HK police raid pro-democracy news outlet, arrest six

Hong Kong police raid pro-democracy Stand News outlet, arrest six

Police said in a statement it was conducting a search with a warrant authorising it 'to search and seize relevant journalistic materials'

Stand News acting chief editor Patrick Lam is escorted by police as they leave after the police searched his office in Hong Kong. Credit: Reuters Photo

Hundreds of Hong Kong national security police raided the office of online pro-democracy media outlet Stand News on Wednesday and arrested six people, including senior staff, for "conspiracy to publish seditious publications".

Stand News, set up in 2014 as a non-profit, is the most prominent remaining pro-democracy publication in Hong Kong after a national security probe earlier this year led to the closure of jailed tycoon Jimmy Lai's iconic Apple Daily tabloid.

The raid further raises concerns about the freedom of speech and that of the media in the former British colony, which returned to Chinese rule in 1997 with the promise a wide range of individual rights would be protected.

Police said in a statement it was conducting a search with a warrant authorising it "to search and seize relevant journalistic materials".

"Over 200 uniformed and plainclothes police officers have been deployed during the operation. The search operation is underway," the statement said.

Senior Stand News staff could not be reached for comment.

Sedition is not among the offences listed under the sweeping national security law imposed by Beijing on the city in June 2020 that punishes terrorism, collusion with foreign forces, subversion and secession with possible life imprisonment.

But recent court judgements have freed authorities to use powers conferred by the new legislation to deploy previously sparsely used colonial era laws, including the Crime Ordinance which covers sedition.

Authorities say the national security law has restored order after often-violent pro-democracy unrest in 2019 and that it does not curb rights and freedoms. Critics say the legislation is a tool to quash dissent and has set the global financial hub on an authoritarian path.

In June, hundreds of police raided the premises of Apple Daily, arresting executives for alleged "collusion with a foreign country". The newspaper subsequently shut down after police froze its assets.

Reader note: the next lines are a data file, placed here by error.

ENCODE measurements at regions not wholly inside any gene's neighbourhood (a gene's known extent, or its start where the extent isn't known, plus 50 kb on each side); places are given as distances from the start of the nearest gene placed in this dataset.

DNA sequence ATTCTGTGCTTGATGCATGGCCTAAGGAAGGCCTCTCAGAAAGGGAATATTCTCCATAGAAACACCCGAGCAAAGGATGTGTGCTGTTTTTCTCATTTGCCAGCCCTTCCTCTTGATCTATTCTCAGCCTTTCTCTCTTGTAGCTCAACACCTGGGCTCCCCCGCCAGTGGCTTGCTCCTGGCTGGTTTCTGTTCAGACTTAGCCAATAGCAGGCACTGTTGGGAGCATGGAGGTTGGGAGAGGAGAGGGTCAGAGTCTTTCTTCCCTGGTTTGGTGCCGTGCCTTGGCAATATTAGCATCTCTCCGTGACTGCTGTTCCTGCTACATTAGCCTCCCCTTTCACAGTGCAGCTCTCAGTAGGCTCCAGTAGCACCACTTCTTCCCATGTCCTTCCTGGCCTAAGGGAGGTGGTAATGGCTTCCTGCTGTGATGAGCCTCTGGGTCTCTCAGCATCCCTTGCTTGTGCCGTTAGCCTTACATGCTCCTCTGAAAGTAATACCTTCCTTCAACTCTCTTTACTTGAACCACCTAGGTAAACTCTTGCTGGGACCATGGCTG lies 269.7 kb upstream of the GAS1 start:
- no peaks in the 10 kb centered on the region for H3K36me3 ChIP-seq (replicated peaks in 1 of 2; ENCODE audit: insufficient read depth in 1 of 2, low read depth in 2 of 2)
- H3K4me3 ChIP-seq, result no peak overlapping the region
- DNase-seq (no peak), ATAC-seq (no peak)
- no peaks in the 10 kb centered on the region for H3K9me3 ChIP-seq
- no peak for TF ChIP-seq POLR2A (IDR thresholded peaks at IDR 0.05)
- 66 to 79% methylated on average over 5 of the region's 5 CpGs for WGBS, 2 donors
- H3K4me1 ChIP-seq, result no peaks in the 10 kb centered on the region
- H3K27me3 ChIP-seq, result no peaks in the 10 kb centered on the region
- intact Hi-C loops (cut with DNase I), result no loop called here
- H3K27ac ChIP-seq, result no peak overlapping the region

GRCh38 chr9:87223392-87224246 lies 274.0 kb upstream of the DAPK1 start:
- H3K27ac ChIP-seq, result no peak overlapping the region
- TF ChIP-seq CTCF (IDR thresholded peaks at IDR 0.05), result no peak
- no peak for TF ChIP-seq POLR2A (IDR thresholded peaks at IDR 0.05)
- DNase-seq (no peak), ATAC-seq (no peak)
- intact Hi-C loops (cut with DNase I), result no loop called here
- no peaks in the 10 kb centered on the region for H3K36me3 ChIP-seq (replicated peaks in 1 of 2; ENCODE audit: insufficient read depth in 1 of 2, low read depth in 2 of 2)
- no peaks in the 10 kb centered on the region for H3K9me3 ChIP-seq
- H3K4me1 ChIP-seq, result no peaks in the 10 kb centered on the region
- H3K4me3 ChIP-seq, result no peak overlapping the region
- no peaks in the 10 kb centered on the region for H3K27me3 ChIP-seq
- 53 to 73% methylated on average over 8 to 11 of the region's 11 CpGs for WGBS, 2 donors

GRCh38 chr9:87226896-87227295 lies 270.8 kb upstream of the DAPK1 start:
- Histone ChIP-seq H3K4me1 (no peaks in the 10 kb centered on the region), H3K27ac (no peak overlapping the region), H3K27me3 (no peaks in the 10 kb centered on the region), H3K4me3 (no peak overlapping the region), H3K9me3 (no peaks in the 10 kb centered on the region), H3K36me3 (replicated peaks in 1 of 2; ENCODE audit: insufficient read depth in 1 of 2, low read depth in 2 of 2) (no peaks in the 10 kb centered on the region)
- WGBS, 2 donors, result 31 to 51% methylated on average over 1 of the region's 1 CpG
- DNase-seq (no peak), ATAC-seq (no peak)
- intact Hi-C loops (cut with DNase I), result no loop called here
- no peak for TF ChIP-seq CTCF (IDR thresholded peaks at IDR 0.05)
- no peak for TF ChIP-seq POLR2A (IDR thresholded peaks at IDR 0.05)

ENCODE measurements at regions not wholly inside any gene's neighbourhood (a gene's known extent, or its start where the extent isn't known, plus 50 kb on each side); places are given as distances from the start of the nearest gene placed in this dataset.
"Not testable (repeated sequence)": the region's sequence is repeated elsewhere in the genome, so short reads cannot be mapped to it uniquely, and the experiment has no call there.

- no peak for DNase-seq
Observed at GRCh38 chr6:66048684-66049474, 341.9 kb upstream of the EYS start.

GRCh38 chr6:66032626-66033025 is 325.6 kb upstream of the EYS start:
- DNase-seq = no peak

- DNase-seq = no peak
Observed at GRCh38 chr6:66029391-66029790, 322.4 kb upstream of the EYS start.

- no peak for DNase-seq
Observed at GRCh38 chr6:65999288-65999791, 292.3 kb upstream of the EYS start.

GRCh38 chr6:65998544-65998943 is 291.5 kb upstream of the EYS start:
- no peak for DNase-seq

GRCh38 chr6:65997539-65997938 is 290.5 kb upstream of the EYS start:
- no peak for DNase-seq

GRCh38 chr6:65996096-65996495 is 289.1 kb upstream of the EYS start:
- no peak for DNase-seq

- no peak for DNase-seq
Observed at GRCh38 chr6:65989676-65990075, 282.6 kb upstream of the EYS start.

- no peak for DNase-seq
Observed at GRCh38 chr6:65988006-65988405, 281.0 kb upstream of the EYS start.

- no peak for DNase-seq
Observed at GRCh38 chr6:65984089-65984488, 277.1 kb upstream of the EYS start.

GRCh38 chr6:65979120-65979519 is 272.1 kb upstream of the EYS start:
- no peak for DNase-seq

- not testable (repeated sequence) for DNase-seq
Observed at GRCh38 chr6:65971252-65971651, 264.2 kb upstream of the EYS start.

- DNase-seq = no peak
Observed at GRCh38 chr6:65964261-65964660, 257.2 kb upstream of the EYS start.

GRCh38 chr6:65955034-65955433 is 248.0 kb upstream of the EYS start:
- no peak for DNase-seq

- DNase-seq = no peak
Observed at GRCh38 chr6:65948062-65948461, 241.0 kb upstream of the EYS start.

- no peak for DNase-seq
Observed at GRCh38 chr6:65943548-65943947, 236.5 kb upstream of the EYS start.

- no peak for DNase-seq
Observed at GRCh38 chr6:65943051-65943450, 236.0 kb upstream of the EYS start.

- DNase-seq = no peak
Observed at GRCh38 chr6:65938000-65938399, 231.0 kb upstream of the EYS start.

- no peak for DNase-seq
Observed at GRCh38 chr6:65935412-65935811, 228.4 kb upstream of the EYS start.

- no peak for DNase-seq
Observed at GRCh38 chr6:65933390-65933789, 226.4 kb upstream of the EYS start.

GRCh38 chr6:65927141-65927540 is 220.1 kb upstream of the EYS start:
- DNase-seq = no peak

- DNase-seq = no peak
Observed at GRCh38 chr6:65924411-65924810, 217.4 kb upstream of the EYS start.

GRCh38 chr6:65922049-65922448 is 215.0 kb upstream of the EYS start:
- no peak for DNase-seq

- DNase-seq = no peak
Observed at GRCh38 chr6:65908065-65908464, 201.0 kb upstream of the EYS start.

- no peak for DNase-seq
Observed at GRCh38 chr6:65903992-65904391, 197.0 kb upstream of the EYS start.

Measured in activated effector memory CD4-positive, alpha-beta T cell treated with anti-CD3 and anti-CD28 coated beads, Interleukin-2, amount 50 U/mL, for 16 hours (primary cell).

On Tuesday, prosecutors filed a "seditious publications" charge against Lai and six other former Apple Daily staff, adding to the earlier charges. The charge sheet said their publications could "bring into hatred or contempt" or "excite disaffection" against the Hong Kong and Chinese governments.

Police had not disclosed which Apple Daily or Stand News articles they considered seditious.

'Speech crimes'

The Stand News charter states that it shall be independent, autonomous and committed to safeguarding Hong Kong's core values of "democracy, human rights, rule of law and justice".

After the Apple Daily raid, Stand News said it would stop accepting donations from readers and had taken down commentaries from the platform to protect supporters, authors and editorial staff, adding that "speech crimes" had come to Hong Kong.

The June announcement said senior barrister and former democratic legislator Margaret Ng, pop singer Denise Ho and four others resigned from its board, with two founding directors, Tony Tsoi and former chief editor Chung Pui-kuen, remaining.

Local media said the six people arrested on Wednesday included Ng, Ho, Chung, acting chief editor Patrick Lam and two former board members Chow Tat-chi and Christine Fang.

Stand News posted a video of police arriving at the residence of Ronson Chan, its deputy assignment editor who is also the head of the Hong Kong Journalists Association.

"The charge was a conspiracy to publish seditious publications. This is the court warrant and this is my warrant card. Your phone is obstructing our work," an officer is seen saying.

Local broadcaster Cable TV said Chan was not arrested and only assisting the investigation.

Police said in a separate statement that they had arrested three men and three women, aged 34 to 73 and that searches of their homes were underway. It did not name those arrested, in line with its usual practice.

The Stand News bureau in an industrial building in the Kwun Tong working-class district was partially sealed off, with scores of police milling about the lobby and four vans parked downstairs, according to a Reuters reporter at the scene.

A police media liaison officer on the 14th floor said entry to the office would not be permitted given an “ongoing operation”.

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